CSUDH Marketing Expert Explains How Entrepreneurs Can Navigate Early Development and Avoid Common Pitfalls

Newswise – The Big Quit – which has seen millions of workers leave or change jobs since the start of 2021 – has ushered in a wave of new entrepreneurs. However, since startups have an average survival rate of only 20%, they are very risky. Mistakes are costly and common, especially among the inexperienced.

To help start-ups avoid these pitfalls, Allan Colman, assistant professor of marketing at California State University, Dominguez Hills (CSUDH) writes The Revenue Accelerator: the 21 boosters to launch your startup, published August 2022 by Made for Success and Blackstone Publishing. Drawing on interviews with dozens of startup entrepreneurs and business leaders, as well as decades of his own business development experience, Colman shares some key lessons here.

Colman is a speaker, author and CEO of Closers Group, a business development consultancy.

You mention a potential wave of entrepreneurs in the United States. What changes have we already started to see?

First, there’s the Great Quit, as I call it. A significant number of people who have quit their job will be looking to start their own business. On top of that, there is a huge increase in the number of people aged 55+ who have already retired or will be retiring soon – many of them could be going into entrepreneurship to earn an income. additional. Finally, since the COVID-19 pandemic, there has been a sharp drop in the number of women in the labor force. We see new entrepreneurs from each of these groups.

Why do you think start-ups struggle to survive?

The experts I interviewed were unanimous: the biggest problem they see is that entrepreneurs don’t research if there is a market for their product or service. If they don’t look at the market before they start, they’re already way behind.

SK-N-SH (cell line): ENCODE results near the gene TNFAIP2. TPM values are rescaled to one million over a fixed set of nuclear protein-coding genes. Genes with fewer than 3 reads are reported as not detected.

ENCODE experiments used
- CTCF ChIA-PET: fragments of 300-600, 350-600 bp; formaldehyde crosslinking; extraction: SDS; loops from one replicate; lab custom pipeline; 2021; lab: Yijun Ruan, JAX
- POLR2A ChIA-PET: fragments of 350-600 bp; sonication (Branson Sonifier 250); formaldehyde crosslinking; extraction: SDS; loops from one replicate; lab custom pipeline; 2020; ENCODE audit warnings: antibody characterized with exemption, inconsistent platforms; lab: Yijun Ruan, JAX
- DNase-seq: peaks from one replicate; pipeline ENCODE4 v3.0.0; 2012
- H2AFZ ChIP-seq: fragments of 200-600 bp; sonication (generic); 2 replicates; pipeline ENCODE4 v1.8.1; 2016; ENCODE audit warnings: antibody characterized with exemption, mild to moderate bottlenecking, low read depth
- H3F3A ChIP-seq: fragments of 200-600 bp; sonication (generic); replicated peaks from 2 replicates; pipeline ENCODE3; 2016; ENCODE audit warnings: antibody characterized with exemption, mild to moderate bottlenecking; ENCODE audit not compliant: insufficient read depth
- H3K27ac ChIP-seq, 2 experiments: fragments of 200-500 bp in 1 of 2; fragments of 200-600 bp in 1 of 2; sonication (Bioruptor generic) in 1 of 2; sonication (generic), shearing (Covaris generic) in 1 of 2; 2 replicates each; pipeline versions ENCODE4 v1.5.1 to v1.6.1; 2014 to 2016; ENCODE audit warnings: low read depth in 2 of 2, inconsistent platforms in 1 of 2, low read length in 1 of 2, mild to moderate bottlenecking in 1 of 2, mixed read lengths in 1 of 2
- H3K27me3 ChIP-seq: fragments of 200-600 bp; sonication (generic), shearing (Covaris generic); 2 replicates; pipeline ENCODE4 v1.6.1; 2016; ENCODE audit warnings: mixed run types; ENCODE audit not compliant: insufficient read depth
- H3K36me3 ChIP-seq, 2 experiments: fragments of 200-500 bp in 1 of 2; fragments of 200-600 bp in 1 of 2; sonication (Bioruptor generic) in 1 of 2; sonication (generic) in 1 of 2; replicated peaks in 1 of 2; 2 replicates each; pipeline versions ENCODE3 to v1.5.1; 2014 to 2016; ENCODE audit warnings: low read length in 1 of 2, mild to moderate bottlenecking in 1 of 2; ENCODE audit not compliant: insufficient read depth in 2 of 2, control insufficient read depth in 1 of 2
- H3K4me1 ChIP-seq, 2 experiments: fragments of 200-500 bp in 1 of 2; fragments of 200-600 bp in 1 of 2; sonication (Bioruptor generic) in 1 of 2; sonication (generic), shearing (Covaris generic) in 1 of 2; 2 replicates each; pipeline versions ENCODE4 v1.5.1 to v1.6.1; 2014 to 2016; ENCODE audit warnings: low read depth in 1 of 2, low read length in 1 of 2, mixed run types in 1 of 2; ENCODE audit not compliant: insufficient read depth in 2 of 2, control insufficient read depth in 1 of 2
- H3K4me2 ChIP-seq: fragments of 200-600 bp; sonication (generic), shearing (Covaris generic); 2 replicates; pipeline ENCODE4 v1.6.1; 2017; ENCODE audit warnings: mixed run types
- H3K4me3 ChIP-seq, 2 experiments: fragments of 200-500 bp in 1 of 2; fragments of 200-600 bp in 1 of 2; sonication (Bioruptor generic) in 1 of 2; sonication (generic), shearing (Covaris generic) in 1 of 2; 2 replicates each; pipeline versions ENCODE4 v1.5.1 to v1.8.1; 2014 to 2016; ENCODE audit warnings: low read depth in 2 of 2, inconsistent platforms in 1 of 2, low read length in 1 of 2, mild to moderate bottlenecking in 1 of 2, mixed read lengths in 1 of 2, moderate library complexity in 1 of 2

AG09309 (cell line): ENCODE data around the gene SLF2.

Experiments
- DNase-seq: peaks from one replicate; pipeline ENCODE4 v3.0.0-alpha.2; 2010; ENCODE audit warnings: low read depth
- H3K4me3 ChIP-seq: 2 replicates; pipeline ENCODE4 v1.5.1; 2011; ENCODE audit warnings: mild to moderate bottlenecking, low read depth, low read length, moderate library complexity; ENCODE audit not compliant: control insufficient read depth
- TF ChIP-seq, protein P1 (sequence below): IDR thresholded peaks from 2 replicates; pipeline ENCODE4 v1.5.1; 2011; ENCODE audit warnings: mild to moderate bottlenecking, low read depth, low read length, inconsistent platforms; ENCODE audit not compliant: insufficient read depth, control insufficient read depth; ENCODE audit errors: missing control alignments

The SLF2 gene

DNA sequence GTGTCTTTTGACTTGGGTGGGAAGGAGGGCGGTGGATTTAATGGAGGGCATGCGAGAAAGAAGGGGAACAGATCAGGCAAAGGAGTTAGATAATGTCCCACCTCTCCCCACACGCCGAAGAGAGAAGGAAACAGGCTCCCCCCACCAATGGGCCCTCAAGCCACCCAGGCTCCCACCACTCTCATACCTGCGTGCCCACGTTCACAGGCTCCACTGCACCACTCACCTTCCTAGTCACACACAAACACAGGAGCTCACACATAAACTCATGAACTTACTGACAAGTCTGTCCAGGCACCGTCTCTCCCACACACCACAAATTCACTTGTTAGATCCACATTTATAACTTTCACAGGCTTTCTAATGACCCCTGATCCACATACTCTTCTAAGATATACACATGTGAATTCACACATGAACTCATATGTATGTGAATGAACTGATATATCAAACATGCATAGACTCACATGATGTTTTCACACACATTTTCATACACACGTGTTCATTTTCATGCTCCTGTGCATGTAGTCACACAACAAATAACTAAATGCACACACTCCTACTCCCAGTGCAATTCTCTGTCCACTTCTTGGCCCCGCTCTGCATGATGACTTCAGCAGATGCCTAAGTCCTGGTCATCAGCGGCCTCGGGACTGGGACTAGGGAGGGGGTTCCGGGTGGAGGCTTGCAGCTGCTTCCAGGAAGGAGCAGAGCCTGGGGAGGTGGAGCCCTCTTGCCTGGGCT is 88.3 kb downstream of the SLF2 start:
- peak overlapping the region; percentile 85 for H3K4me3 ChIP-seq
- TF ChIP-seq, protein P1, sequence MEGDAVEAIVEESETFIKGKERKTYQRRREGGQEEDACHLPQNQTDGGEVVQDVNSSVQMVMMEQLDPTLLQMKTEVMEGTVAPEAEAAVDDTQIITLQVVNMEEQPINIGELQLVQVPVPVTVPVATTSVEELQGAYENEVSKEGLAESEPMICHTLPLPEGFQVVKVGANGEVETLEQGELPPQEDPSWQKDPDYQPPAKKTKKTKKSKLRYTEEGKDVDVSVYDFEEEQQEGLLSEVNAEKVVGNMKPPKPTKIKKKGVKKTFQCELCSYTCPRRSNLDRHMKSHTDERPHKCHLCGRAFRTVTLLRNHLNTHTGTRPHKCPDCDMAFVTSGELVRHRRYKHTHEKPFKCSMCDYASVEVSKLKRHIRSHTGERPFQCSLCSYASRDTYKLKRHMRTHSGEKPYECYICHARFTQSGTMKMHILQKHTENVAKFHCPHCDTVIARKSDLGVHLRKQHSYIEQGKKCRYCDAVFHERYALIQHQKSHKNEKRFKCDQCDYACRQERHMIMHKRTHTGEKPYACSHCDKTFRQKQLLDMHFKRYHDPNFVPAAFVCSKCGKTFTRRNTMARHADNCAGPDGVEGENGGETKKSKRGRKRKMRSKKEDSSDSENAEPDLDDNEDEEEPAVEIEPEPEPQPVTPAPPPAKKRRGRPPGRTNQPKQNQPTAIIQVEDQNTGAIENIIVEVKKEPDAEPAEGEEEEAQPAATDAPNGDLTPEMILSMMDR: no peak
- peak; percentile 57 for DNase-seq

Once a new entrepreneur knows there is a market need for their product or service, they need to find out where they can get free assistance – development centers, the US Small Business Administration, and community college programs. .. There is a huge amount of free and inexpensive advice for startups out there.

From interviews with entrepreneurs you conducted for the book, you developed 21 accelerators. What are your essential tips for selling?

The most important thing is to listen. By not listening and just thinking about what you want to say, you miss opportunities to gather important information. By asking good questions, you find out what people’s needs are and how you can meet them. You convert their needs into your values.

The second thing is trust. Trust increases sales. It generates expectations, successful delivery, repeat sales and referrals. An example of how to do this is to address customer dissatisfaction immediately. Recognizing it and correcting it quickly can lead to a higher level of confidence. Once an issue has been addressed and resolved promptly, occasionally remind your customer that you have done so. This is another form of invisible marketing.

Third, develop your unique selling proposition (USP). What do you have to offer that people can’t find anywhere else? Ask your peers, prospects, friends and family to pitch in. Your USP should be the central message of all your marketing and sales efforts.

Fourth, always build relationships. Where do you have people you meet regularly? Maximize your networks. Are you a member of a Chamber of Commerce, APE or YMCA? Let people know what you do. This is a perfect opportunity and it costs you nothing.

How should entrepreneurs market to different generations of potential customers?

Understanding the optimal tactics for reaching each of the four generations in today’s market is critical, as the differences between them are remarkable.

Baby boomers (55-73) are hard-working, solution-oriented. Gen Xers (38-54) are pushing employers to balance their work and personal lives and prefer value-based selling. Millennials (25-39) are laid-back, environmentally and globally conscious, and prefer digital marketing and transactions.

Gen Z (24 and under) is very pragmatic, digitally programmed and very versatile.

Spend time researching the demographic details of each group. It’s important to know when sealing a deal with an in-person handshake might be best. Asking prospects how they prefer to receive information (via text, email, phone call, or in person) can lead to future interactions.

Learning to apply generational preferences will hit the mark, while taking a one-size-fits-all approach will result in failure.